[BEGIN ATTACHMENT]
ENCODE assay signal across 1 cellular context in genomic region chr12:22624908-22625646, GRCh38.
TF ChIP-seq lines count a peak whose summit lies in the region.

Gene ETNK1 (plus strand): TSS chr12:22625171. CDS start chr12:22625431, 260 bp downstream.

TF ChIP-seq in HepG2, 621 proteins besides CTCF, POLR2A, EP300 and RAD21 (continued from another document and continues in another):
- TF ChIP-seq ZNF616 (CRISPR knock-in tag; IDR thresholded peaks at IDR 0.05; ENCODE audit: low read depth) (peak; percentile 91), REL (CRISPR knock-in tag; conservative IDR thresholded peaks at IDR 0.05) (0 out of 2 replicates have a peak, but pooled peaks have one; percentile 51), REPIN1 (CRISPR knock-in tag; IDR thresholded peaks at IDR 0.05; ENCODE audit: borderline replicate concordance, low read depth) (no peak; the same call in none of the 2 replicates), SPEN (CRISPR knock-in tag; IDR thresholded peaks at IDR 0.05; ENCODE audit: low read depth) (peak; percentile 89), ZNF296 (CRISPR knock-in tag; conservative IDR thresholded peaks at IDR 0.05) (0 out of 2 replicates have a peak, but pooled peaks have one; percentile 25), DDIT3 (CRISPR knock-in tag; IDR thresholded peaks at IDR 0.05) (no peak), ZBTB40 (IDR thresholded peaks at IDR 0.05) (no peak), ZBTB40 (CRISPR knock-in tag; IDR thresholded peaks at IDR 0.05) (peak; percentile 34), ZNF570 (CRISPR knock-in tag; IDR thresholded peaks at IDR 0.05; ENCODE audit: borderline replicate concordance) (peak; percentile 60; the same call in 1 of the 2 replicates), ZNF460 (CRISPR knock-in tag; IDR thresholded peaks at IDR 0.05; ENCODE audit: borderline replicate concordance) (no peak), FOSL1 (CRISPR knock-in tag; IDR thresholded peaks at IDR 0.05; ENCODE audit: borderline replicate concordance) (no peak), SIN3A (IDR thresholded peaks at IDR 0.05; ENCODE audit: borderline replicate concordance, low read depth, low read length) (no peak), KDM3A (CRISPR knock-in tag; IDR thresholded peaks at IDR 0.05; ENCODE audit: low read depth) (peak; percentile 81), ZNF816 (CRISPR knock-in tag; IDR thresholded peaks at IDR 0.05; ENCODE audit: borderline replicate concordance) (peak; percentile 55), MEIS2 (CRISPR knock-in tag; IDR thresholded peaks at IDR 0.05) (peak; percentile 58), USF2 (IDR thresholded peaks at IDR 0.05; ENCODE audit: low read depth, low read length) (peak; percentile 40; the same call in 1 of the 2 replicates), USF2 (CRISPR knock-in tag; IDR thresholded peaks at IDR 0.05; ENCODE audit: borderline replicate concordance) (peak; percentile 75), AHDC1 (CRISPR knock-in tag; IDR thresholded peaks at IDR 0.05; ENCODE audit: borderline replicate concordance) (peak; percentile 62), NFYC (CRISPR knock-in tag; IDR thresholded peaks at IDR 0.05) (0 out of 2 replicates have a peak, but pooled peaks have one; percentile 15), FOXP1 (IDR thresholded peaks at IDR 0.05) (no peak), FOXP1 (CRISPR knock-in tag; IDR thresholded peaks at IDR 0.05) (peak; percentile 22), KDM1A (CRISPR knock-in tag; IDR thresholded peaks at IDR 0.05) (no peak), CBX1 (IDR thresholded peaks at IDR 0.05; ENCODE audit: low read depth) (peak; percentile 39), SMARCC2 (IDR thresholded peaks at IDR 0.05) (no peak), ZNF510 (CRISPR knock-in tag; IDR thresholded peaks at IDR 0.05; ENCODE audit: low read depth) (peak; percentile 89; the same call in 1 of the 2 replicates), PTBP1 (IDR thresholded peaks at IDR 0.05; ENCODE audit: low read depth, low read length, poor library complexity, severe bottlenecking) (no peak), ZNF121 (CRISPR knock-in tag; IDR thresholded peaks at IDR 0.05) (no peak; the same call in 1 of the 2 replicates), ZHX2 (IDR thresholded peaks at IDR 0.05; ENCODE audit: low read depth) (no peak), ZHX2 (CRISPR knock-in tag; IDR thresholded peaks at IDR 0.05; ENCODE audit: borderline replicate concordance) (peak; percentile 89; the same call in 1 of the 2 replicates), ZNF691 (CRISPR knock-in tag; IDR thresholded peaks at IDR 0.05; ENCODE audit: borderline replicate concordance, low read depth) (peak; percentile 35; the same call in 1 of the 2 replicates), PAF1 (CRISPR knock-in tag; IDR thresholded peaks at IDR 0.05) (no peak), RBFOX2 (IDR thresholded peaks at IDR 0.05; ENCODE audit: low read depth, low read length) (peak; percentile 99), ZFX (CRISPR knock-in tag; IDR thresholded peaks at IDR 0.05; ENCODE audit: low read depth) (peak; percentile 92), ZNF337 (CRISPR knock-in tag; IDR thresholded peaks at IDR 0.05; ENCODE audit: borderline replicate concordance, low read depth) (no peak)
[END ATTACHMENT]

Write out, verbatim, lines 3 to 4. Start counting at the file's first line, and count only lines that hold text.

Gene ETNK1 (plus strand): TSS chr12:22625171. CDS start chr12:22625431, 260 bp downstream.

TF ChIP-seq in HepG2, 621 proteins besides CTCF, POLR2A, EP300 and RAD21 (continued from another document and continues in another):